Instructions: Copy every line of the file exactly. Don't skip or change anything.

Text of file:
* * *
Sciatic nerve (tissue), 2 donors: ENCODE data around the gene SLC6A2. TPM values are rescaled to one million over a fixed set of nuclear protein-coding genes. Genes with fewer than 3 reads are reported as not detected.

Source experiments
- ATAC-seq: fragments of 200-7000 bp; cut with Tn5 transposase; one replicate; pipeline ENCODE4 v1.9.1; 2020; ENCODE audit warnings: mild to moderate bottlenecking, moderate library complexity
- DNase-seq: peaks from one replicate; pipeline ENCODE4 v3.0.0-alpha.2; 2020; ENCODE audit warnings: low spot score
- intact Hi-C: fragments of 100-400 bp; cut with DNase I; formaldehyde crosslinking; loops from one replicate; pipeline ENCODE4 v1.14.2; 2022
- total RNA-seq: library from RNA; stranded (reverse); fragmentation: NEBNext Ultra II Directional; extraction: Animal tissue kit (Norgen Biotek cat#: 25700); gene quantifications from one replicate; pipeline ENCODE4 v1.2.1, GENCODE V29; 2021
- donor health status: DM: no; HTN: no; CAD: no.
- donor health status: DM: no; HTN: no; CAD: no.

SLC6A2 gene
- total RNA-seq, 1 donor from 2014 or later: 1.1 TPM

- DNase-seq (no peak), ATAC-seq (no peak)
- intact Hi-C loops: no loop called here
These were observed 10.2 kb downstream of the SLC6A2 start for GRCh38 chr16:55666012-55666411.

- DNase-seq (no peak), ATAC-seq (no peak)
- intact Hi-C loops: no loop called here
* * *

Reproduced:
Sciatic nerve (tissue), 2 donors: ENCODE data around the gene SLC6A2. TPM values are rescaled to one million over a fixed set of nuclear protein-coding genes. Genes with fewer than 3 reads are reported as not detected.

Source experiments
- ATAC-seq: fragments of 200-7000 bp; cut with Tn5 transposase; one replicate; pipeline ENCODE4 v1.9.1; 2020; ENCODE audit warnings: mild to moderate bottlenecking, moderate library complexity
- DNase-seq: peaks from one replicate; pipeline ENCODE4 v3.0.0-alpha.2; 2020; ENCODE audit warnings: low spot score
- intact Hi-C: fragments of 100-400 bp; cut with DNase I; formaldehyde crosslinking; loops from one replicate; pipeline ENCODE4 v1.14.2; 2022
- total RNA-seq: library from RNA; stranded (reverse); fragmentation: NEBNext Ultra II Directional; extraction: Animal tissue kit (Norgen Biotek cat#: 25700); gene quantifications from one replicate; pipeline ENCODE4 v1.2.1, GENCODE V29; 2021
- donor health status: DM: no; HTN: no; CAD: no.
- donor health status: DM: no; HTN: no; CAD: no.

SLC6A2 gene
- total RNA-seq, 1 donor from 2014 or later: 1.1 TPM

- DNase-seq (no peak), ATAC-seq (no peak)
- intact Hi-C loops: no loop called here
These were observed 10.2 kb downstream of the SLC6A2 start for GRCh38 chr16:55666012-55666411.

- DNase-seq (no peak), ATAC-seq (no peak)
- intact Hi-C loops: no loop called here